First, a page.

For more than 15 years, an old, rusted railroad track underneath the Interstate 26 overpass in downtown Charleston has been left unused.
Stubborn weeds pushed up between railroad ties along the tracks. The cacophony of cars grows year by year, zooming by far above. Giant, concrete columns hold up the interstate, casting shadows on the rail line and a well-worn walking path below — all of which run parallel to each other.
Dead-end streets line the railroad tracks and highway overpass, serving as a reminder of how the interstate’s construction in the 1960s sliced into those neighborhoods.
Now a plan is in motion to transform the old rail corridor into a public park. The Lowcountry Low Line would be a 1.7-mile, linear park running from Cortland Avenue to Woolfe Street, and possibly beyond.
The success of the project is contingent on raising millions of dollars to buy the right of way to the land from Norfolk Southern Railway before the August 2017 deadline.
Ginny Deerin, a candidate in the recent Charleston mayoral race and founder of the nonprofit Wings for Kids, is heading up the effort.
“The Low Line will be the connector down the spine of the city,” Deerin said. “Our hope — and it may be ambitious, but we think it’s doable — is to close on the property before the end of 2016,” Deerin said. “That’s really what we’re pushing hard to do.”
Deerin envisions the Low Line as a beautified commuting option for workers and students, a safe public green space and trail for residents, and a reconnection point for neighborhoods severed by the infrastructure projects.
The project faces challenges, including securing enough funding in time to buy the land, raising more money to then design and build the park, and getting developers on board with the park’s path.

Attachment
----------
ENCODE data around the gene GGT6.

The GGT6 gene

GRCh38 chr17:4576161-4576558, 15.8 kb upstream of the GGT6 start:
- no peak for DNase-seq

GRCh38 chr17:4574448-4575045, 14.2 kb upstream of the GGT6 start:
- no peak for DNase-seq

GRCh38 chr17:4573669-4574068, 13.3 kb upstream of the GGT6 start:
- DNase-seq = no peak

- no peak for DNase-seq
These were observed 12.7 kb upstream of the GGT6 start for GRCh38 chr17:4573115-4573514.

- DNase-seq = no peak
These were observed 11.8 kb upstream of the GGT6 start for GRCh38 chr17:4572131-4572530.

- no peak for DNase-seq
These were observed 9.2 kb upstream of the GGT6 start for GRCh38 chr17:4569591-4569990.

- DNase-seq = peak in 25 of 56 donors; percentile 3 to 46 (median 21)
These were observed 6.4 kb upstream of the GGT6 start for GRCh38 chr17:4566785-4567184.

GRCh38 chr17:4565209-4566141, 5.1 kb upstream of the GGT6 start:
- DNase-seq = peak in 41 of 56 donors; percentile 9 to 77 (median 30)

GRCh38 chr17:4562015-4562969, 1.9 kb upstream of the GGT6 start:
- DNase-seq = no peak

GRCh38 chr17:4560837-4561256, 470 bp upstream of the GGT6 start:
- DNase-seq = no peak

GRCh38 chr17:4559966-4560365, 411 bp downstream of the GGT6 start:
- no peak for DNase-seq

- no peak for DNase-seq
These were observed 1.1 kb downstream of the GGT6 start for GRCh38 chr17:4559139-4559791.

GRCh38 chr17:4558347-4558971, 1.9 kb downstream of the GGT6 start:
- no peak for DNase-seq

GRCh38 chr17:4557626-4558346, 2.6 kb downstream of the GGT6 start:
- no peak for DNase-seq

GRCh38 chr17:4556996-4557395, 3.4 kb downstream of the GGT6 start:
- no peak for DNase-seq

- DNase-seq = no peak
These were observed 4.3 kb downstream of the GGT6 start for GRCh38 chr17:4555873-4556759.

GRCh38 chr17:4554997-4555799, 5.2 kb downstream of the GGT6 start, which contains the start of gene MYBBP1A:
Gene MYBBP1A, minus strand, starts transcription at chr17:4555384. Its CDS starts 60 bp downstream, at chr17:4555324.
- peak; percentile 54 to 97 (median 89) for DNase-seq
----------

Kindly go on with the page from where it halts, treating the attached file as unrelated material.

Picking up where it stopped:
Deerin said many developers see the Low Line as a benefit and want to incorporate it into their future downtown projects, but often under the pretense that the park construction will move quickly.
“That’s another reason why closing in 2016 is so important because while they want to believe it is really going to happen, do they really want to design a multimillion-dollar development around the idea that someone thinks is going to happen?” Deerin said. “That timing is really our big challenge.”
The Friends of the Lowcountry Low Line, a nonprofit board made up of community members dedicated to the park project, entered into a two-year agreement last year with Norfolk Southern to buy a right of way to the land. Federal law prevents an outright sale of it in case the railroad ever wanted to reinstall service.
The exact amount of funding needed cannot be released publicly, according to the contract. Deerin, executive director of the Friends group, said the right of way costs between $15 million and $20 million.
The Low Line group expects to use several funding sources — federal grants, city allocations and proceeds from the sale of some additional land parcels it will receive as part of the deal with the rail line. Some old warehouses, which were used to repair trains, sit adjacent to the rail spur near Line Street.